|Intervenant :||Sebastian Herr|
|Institution :||Universität Bielefeld|
|Heure :||14h00 - 15h00|
A characteristic feature of dispersive partial differential equations (such as Schrödinger or wave equations) is that solutions spread out in space and decay in time while preserving the spatial L^2 norm. This effect can be quantified by so-called Strichartz estimates and such estimates play a fundamental role in the perturbative analysis of nonlinear dispersive PDEs.
Strichartz estimates are dual to estimates for the restriction of the Fourier transform of the characteristic surface corresponding to the differential operator. From this perspective, the curvature of the characteristic surface determines the decay. Fourier restriction theory is a classical topic in harmonic analysis which started in the 1960s with first results and conjectures of Elias Stein and his students.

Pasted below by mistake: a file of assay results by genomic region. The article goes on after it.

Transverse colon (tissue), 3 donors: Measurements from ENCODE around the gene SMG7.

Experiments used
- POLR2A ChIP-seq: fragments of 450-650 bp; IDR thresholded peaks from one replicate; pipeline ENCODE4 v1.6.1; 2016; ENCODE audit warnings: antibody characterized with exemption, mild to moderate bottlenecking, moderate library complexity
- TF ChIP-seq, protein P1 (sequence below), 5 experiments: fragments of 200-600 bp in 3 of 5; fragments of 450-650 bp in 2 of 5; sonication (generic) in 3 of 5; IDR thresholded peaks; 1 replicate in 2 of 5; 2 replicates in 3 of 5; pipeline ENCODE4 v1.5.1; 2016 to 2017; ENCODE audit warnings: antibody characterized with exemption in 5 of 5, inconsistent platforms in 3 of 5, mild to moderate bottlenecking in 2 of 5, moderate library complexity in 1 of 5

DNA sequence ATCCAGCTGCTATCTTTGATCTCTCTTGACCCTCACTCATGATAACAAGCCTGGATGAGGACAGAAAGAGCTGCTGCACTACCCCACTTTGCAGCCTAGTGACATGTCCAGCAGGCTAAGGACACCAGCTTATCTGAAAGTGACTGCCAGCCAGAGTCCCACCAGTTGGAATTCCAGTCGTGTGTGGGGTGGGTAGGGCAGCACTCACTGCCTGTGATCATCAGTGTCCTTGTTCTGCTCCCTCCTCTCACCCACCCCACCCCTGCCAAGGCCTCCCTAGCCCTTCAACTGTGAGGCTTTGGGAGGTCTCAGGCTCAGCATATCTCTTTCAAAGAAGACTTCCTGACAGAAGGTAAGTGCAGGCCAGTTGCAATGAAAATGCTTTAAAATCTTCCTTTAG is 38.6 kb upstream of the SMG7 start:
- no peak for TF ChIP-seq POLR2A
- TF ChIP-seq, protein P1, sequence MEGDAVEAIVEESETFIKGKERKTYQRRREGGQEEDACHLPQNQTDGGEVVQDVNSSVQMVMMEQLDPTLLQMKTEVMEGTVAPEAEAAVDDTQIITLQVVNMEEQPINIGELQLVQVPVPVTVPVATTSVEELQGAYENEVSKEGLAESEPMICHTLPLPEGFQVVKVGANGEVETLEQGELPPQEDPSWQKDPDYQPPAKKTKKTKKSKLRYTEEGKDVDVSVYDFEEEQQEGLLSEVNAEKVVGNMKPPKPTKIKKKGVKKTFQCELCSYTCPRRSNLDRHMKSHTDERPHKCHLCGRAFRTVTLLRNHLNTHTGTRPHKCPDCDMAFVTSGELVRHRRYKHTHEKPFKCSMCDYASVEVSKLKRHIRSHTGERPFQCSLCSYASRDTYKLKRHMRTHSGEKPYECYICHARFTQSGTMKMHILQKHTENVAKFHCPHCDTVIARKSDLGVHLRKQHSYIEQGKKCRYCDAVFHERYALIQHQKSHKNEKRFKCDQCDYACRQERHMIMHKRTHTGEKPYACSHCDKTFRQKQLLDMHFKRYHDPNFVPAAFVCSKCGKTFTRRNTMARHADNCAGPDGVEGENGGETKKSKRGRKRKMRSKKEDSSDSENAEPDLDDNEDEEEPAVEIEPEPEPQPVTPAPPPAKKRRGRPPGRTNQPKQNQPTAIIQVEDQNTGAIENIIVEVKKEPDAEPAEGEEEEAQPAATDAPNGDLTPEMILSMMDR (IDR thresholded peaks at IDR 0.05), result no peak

Both in the analysis of nonlinear dispersive PDEs and in Fourier restriction theory more information can be obtained by passing to a bilinear setting. More precisely, the product of two wave packets traveling in transversal directions enjoys better space-time decay. In this talk, I will describe recent progress on bilinear Fourier restriction estimates. Then, I will outline how these can be used to prove small data global well-posedness and scattering for cubic Dirac equations and the wave maps equation in scaling-critical spaces. This is based on joint work with Timothy Candy.